After going through a jaw dropping two plus weeks of watching the greatest athletes in the world do their magic in the London Olympics, it begs the question – How do these guys and gals do it? I mean, really, how much time and effort has gone into their preparation for this lifetime achievement of being an Olympian? Surely, they must have started with they were very young, right?
Thus began many a conversation around our house when What sports watching these extremely talented folks break records in the pool, on the track and many of the other venues at the London games. That’s why we generally have the notion that any elite athlete, be they Olympian or pro, must have been training specifically in that sport since they could barely walk.
Variety is the Spice of Life… for Sports
In this day of kids playing in travel leagues, having personal coaches and spending so much time on one sport, we have to ask ourselves if it makes sense to keep doing this or to encourage kids to play more than one sport.
This is true in sports, as well. Many coaches worth their salt will point to the advantages of playing multiple sports as kids. The variety that playing more than one sport offers a youngster keeps feeding their enthusiasm. Some down time away from a sport helps a child look forward to the other sports they play, and consequently to the original sport, as well.
For example, having kids playing baseball from April through August, and then transitioning into either football or soccer gives them an enthusiasm into both football and soccer.
They love baseball, but knowing that once baseball is done, they get a little ‘mental’ break from that game and really get into their fall sport. They look forward to the transition, to the new challenges, competition and the different social dynamic they will experience, as well.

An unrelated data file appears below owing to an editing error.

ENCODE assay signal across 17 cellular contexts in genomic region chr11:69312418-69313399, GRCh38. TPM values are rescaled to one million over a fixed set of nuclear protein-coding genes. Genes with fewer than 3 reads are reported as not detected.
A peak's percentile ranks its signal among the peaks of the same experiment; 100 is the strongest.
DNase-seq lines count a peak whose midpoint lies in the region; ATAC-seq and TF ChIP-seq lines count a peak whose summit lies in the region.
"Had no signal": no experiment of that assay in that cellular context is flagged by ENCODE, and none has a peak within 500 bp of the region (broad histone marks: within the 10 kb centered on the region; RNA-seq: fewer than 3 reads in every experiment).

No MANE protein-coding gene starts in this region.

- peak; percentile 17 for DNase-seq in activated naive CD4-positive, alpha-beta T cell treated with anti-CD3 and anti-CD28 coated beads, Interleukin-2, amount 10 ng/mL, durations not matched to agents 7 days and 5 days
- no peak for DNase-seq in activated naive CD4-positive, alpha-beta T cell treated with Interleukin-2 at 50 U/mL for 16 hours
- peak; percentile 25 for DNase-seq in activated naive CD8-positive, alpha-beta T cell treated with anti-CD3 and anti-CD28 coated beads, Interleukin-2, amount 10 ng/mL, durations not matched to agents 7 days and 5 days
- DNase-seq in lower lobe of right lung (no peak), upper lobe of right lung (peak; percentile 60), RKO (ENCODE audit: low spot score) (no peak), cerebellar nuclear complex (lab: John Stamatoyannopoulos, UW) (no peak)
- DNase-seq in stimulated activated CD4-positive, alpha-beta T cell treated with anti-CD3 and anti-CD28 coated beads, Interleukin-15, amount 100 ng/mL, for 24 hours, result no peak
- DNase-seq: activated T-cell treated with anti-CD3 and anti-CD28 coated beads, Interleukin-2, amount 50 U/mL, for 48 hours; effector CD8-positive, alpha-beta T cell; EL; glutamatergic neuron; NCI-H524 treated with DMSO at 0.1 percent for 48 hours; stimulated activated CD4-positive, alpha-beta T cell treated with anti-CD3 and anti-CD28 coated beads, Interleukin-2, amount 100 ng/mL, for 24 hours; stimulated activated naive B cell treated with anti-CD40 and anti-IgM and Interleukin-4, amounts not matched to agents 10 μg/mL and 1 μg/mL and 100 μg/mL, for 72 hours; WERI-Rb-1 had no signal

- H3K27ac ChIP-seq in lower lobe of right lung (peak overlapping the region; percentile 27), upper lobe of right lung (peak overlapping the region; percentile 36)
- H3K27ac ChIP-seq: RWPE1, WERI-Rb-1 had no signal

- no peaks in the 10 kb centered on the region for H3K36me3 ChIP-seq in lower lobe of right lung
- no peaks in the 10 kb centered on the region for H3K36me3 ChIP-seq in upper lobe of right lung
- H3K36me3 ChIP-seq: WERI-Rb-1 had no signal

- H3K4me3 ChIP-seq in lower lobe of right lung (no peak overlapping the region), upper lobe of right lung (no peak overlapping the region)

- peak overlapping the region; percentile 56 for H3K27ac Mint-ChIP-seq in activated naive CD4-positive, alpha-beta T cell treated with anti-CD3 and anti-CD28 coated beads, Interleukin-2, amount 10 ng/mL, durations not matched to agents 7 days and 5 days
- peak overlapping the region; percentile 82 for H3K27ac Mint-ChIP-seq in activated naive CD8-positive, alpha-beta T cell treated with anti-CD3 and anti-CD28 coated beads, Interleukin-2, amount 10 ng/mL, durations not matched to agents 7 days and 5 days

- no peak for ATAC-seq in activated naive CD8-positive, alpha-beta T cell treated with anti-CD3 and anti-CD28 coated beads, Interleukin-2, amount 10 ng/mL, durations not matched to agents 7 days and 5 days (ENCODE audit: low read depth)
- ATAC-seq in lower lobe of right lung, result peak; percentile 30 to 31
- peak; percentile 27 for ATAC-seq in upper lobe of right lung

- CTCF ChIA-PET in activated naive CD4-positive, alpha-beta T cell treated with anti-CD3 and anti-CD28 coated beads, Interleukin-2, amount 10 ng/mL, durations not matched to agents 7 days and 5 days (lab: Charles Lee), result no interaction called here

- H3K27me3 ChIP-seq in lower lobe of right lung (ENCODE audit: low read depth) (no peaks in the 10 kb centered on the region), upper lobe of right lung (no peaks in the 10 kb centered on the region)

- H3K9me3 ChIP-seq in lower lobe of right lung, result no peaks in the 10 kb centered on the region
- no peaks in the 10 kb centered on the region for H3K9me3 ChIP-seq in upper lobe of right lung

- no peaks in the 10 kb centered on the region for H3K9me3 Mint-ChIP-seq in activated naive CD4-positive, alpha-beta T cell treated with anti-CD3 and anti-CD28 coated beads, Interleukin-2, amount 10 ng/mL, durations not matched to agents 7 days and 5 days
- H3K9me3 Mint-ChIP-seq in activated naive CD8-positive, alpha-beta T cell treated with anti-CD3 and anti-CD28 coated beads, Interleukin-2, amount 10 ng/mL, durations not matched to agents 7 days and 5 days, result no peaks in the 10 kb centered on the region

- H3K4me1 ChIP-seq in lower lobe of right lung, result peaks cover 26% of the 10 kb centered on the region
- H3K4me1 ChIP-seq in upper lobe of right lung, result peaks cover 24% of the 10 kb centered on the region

All of these points contribute to their ability to grow as athletes as well as individuals.
The quickness and aggressive attributes players gain playing football may enhance his defense and base running once baseball rolls around. The footwork a player learns in basketball makes them a better infielder when turning a double play come next summer.
There are mental lessons learned playing multiple sports, as well.
Learning how to play against a bigger, tougher opponent in basketball provides insight into one’s one tenacity, drive and ability to think strategically within the game. Don’t think that translates from sport to sport? Think again.
Different levels and types of competition present the player with multiple opportunities to learn how to work through diversity. These challenges present a unique chance to learn how to use your abilities and talents, both physically and mentally, to get as close to your best performance as possible. It also is a huge confidence builder. Knowing that you were able to hit against a really good pitcher in baseball now starts building your confidence as you face the challenge of blocking the other team’s best defensive lineman in football. Your belief in yourself increases, and enhances your personal self-worth as it pertains to the sports arena, but also as a person.
Success in sports breaks the chains that can keep performance levels locked up.
It also translates into freeing oneself up personally, as well. That is why you will see many stories of well rounded athletes playing multiple sports doing well in the classroom as well as in their professional lives.
There are more and more reports on overuse injuries by kids specializing in one sport, rather than choosing to play in a variety of athletics. There is an entire movement out there to stop overuse injuries, because they have become so prevalent at earlier ages. There is also evidence that playing multiple sports can lower the risk of childhood obesity.
Let’s take it one step farther. Coaches look for competitiveness at the collegiate level. They like the competitiveness that is developed in athletes that play multiple sports. In addition many times they will see an athlete who has been a captain in different sports. This points to the leadership qualities that a player has and contributes to the overall development as a person, which college coaches love.
Take Pete Carroll, head coach of the Seattle Seahawks and former coach of National Championship teams at USC. Coach Carroll pointed to the fact that,